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What should I do if didn't find the given pressure?

  1. Mar 24, 2015 #1
    I want to know what should I do if I don't find the given pressure in a problem in the super heated tables ?
    I have P=1.1MPa and I want to get the " h " but I don't find this pressure in the tables
  2. jcsd
  3. Mar 24, 2015 #2
    Linearly interpolate.

  4. Mar 24, 2015 #3
    Isn't there another way ? My teacher told me another way to do it that takes less time in the exam , but I can't remeber it
  5. Mar 24, 2015 #4
    How long does it take to linearly interpolate?

  6. Mar 24, 2015 #5
    I don't know exactly but if there is a faster way , I should go with it
  7. Mar 24, 2015 #6
    I can't think of a faster way. I bet I could do the linear interpolation in less than a minute. Interpolation is the standard way of working with tables.

  8. Mar 24, 2015 #7
    Could you tell me how to do the interpolation for this : I have P=1.1MPa T=250°C and I want to get "h"
    Sorry I am not familiar with this type of solution so I need your help :)
  9. Mar 24, 2015 #8
    At what values of the pressure does the table give values of h? (on either side of 1.1 MPa) What are those values of h at 250 C?

  10. Mar 24, 2015 #9
    I can't understand . what I know that it is at the superheated vapour Tables
  11. Mar 24, 2015 #10
    Write down some of the numbers from your table. For example in the steam tables I have,

    P = 10 bars, T = 240 C, h = 2920
    P = 10 bars, T = 280 C, h = 3008
    P = 15 bars, T = 240 C, h = 2899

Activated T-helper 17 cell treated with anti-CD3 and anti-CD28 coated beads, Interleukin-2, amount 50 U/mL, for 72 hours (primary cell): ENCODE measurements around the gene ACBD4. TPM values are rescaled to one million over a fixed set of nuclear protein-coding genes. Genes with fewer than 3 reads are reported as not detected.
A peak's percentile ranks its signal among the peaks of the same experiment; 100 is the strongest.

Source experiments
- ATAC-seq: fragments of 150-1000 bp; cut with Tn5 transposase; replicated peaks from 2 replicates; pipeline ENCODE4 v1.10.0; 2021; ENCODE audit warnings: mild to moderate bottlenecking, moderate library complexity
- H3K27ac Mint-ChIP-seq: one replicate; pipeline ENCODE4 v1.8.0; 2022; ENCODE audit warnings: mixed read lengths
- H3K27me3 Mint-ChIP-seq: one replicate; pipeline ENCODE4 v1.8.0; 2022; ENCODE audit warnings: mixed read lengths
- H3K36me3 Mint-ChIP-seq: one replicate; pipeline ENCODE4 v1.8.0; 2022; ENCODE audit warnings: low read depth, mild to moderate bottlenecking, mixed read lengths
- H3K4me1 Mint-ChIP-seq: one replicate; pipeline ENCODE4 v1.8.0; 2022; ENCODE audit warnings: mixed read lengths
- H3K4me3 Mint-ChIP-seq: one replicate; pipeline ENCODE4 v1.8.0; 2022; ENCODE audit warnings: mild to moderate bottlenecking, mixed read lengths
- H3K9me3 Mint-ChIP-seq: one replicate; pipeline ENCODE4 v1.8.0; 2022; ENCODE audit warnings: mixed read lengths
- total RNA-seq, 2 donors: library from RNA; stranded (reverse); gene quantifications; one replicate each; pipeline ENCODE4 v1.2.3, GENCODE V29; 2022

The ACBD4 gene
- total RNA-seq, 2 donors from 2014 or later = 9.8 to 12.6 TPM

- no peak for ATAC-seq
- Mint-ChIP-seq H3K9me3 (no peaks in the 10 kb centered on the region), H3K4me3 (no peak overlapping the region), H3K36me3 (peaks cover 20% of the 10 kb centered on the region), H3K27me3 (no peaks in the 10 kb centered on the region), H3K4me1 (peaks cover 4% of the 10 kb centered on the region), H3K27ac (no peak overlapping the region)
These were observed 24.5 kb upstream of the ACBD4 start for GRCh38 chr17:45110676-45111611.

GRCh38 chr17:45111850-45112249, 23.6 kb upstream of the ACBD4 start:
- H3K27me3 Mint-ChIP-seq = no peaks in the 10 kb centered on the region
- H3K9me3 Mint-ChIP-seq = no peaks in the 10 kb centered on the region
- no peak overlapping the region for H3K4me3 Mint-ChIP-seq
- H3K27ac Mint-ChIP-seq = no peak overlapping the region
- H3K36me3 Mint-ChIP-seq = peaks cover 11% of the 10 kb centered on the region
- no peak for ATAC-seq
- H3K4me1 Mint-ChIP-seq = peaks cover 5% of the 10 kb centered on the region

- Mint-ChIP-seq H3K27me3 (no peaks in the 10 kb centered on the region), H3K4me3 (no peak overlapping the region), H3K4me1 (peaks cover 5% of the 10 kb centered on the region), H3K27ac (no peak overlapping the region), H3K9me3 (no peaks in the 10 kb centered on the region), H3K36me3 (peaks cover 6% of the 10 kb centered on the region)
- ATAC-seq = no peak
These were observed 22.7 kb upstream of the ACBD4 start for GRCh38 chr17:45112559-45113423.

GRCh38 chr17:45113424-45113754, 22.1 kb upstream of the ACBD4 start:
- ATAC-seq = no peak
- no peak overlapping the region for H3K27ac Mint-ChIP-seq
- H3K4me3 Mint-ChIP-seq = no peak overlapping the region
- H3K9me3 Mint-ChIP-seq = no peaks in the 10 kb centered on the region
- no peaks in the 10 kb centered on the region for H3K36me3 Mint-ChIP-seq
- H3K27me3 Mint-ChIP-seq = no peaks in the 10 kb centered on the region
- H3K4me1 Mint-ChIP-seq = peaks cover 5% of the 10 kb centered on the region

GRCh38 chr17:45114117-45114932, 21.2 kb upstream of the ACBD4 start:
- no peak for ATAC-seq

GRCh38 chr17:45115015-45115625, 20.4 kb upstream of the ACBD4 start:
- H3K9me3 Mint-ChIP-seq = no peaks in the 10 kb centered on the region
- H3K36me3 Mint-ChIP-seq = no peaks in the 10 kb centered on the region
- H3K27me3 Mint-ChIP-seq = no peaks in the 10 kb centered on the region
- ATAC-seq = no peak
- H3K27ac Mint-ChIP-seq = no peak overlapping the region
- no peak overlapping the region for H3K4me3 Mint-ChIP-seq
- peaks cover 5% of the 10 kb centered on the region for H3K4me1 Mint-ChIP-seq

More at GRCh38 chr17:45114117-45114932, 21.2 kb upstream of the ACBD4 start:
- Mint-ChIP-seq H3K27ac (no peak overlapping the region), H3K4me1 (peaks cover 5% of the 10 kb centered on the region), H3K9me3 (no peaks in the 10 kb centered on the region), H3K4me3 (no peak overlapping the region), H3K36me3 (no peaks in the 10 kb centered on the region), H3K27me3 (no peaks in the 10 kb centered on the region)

P = 15 bars, T = 280 C, h = 2993

    Your turn.

  12. Mar 24, 2015 #11
    That's the question. Which table ? I don't have a table for the pressure 1.1MPa . I have for 1.0 MPa and for 1.5 MPa
  13. Mar 24, 2015 #12
    I'm acutely aware of that. What does your table give for h at 1.0 MPa and 1.5 MPa? After you provide those values, I will show you how to get the value at 1.1 MPa.

  14. Mar 24, 2015 #13


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    Staff: Mentor

    Amr719, it doesn't seem like you know what it means to "interpolate". Did you look that up after Chestermiller said it is what is needed?
  15. Mar 25, 2015 #14
    Shocking, huh? Don't they teach interpolation in high school algebra any more?

  16. Mar 25, 2015 #15


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    Staff Emeritus
    Science Advisor
    Homework Helper

    The problem is, "interpolate" is too big to fit on a calculator key. :oops:
  17. Mar 28, 2015 #16
    No I know it but like I said before I'm not familiar with it because my teacher doesn't use this method. That's all
  18. Mar 28, 2015 #17
    Table for 1.0MPa : Table for 1.5MPa:
    T=240,h=2920.4 T=240,h=2899.3
    T=280,h=3008.2 T=280,h=2991.7
  19. Mar 28, 2015 #18
    And, what, you never noticed that these are the same values I gave you from my table in post #10?

    I am going to show you how to get the value of h at 250 C and 1.0 MPa. Then you are going to show me how you apply the same interpolation approach to get the value of h at 250 C and 1.5 MPa.

    $$h(250 C,1 MPa) = 2920.4 + \frac{(250 - 240)}{(280-240)}(3008.2-2920.4)=2942.4$$

    Now I want you to apply this same algorithm to get the value of h at 250 C and 1.5 MPa. Do you think you can do that?

    Please don't tell me at this point that you need to have the value of h at 1.1 MPa. I know that. There will be another step after you complete this step.

  20. Mar 28, 2015 #19

  21. Mar 28, 2015 #20
    Looks good. Now, do you think you can take these results for h at 250 C for 1.0 MPa and 1.5 MPa and, by using this same kind of interpolation algorithm for pressure, find the value of h at 250 C and 1.1 MPa?

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